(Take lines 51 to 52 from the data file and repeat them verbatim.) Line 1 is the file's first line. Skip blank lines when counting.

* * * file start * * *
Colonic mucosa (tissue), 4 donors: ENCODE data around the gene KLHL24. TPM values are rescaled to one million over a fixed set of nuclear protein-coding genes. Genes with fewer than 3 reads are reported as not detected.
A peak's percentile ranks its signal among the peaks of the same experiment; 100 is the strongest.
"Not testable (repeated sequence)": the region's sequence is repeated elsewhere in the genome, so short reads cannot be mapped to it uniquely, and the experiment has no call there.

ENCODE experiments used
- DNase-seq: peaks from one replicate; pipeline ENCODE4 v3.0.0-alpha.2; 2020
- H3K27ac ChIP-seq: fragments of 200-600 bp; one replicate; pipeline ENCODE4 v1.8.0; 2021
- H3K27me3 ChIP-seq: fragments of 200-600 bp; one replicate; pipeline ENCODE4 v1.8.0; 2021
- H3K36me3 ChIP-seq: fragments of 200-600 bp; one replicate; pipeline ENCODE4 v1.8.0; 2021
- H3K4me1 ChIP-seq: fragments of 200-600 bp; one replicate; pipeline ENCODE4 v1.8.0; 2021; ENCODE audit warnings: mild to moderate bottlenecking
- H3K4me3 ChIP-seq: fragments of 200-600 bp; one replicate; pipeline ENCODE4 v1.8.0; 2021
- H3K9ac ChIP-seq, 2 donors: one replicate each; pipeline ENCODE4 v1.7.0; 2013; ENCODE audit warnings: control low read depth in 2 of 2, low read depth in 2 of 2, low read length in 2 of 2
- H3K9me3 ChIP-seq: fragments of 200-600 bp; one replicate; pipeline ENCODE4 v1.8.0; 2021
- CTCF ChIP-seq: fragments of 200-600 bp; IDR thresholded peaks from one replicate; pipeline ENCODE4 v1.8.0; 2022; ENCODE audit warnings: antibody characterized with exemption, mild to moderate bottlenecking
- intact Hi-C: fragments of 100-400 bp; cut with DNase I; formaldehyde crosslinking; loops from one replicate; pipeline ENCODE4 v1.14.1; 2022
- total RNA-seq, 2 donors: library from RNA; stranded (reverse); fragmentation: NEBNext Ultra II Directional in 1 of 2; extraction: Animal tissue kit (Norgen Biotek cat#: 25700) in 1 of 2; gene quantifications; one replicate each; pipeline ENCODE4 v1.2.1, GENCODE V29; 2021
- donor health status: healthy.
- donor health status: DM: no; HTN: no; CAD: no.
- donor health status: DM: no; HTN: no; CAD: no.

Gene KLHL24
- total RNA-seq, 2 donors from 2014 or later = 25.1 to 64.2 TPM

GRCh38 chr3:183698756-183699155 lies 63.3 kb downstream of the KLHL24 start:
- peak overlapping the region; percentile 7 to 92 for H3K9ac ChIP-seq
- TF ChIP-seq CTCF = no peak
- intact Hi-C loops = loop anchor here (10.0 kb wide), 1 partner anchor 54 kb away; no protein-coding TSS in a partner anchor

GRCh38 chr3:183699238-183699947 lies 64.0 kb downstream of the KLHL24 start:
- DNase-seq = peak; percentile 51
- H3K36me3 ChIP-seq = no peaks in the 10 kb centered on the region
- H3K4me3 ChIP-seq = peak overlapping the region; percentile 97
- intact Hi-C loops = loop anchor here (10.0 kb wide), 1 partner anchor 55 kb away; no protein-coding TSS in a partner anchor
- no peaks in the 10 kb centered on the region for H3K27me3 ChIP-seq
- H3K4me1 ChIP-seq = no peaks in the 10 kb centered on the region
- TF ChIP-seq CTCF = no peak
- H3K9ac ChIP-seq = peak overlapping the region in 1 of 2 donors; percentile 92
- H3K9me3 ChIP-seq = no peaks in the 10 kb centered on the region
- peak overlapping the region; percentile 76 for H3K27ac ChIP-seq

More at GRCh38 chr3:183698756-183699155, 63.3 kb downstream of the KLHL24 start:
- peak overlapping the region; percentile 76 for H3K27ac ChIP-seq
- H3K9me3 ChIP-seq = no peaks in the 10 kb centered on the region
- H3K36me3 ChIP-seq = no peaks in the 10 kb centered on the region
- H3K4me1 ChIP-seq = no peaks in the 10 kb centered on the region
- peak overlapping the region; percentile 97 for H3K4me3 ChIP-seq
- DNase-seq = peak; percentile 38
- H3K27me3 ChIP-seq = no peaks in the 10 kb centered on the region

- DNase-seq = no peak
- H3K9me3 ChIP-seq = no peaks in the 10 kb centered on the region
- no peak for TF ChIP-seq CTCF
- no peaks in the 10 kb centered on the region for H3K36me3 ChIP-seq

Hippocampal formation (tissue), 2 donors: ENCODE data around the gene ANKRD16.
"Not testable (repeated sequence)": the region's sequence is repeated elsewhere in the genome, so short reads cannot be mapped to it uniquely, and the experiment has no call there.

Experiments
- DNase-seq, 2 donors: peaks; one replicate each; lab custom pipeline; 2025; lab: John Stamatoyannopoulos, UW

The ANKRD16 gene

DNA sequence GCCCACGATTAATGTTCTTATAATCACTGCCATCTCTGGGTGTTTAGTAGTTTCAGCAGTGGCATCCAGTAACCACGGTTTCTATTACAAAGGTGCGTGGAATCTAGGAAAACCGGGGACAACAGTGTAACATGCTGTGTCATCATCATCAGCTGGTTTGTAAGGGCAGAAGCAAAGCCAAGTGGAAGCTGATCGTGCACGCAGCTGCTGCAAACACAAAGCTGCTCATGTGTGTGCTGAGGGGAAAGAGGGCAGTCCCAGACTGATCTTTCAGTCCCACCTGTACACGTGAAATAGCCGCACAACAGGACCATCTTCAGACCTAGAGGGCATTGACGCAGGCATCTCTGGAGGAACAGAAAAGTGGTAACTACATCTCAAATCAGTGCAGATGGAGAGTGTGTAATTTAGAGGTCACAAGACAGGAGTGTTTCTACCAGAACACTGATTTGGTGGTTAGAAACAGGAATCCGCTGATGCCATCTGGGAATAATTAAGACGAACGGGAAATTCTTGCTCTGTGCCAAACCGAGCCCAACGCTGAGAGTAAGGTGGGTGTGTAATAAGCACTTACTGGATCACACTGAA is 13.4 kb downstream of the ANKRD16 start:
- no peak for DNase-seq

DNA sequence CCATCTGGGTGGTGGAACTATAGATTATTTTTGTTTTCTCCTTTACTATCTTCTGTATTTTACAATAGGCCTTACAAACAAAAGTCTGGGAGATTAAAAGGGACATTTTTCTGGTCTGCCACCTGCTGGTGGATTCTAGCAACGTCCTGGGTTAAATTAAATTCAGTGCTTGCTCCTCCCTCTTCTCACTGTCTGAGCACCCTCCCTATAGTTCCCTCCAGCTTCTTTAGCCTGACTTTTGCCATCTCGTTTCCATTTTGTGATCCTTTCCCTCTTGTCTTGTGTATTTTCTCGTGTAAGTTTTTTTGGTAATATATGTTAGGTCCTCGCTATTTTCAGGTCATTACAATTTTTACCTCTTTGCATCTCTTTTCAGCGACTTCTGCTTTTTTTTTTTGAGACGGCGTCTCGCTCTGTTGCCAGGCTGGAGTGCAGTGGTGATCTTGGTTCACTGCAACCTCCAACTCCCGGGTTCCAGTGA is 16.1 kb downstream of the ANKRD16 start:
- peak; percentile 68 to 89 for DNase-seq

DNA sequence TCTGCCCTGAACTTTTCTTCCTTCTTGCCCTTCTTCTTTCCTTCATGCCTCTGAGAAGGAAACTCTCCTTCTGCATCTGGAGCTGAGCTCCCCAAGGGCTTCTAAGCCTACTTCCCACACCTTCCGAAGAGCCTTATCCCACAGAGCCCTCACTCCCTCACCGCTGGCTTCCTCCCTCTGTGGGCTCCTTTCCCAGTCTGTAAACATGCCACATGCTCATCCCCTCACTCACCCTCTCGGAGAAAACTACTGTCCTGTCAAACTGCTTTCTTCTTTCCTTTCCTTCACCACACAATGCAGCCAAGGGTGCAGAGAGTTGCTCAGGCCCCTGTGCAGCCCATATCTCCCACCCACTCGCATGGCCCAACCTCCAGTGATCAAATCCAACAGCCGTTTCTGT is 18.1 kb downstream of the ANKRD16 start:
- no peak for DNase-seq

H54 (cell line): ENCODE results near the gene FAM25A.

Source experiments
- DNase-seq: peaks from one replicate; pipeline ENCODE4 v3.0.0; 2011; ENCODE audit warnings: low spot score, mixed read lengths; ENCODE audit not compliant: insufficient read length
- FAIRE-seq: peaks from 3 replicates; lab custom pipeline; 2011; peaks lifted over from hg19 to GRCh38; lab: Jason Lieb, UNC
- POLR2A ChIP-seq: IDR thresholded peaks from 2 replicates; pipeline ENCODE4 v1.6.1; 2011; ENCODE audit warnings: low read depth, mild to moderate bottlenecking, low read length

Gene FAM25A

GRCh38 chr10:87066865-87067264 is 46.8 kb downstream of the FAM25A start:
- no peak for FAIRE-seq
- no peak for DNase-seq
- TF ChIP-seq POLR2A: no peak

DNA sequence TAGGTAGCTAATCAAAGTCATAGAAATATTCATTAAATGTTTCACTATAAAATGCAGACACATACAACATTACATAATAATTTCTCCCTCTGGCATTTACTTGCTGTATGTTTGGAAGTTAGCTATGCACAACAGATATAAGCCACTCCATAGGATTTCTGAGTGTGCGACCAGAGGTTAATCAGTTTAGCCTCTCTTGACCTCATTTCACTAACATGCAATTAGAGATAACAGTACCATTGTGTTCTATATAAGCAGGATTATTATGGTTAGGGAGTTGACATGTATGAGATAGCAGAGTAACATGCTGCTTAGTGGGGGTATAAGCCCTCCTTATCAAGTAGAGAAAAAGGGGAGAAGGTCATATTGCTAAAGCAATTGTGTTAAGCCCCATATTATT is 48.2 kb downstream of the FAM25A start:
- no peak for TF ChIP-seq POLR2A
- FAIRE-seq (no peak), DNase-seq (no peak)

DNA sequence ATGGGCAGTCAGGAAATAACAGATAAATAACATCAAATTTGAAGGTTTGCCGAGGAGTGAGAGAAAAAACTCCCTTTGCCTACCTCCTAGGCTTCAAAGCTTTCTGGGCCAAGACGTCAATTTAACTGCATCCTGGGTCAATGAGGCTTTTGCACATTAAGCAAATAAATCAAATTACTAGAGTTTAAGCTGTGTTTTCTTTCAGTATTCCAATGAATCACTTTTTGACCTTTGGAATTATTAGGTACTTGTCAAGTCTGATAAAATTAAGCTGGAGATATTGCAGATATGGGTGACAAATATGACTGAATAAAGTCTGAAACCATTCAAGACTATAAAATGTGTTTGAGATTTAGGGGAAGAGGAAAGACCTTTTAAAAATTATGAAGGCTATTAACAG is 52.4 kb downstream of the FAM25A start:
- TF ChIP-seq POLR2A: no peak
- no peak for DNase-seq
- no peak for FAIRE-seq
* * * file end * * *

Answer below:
- DNase-seq, 2 donors: peaks; one replicate each; lab custom pipeline; 2025; lab: John Stamatoyannopoulos, UW

The ANKRD16 gene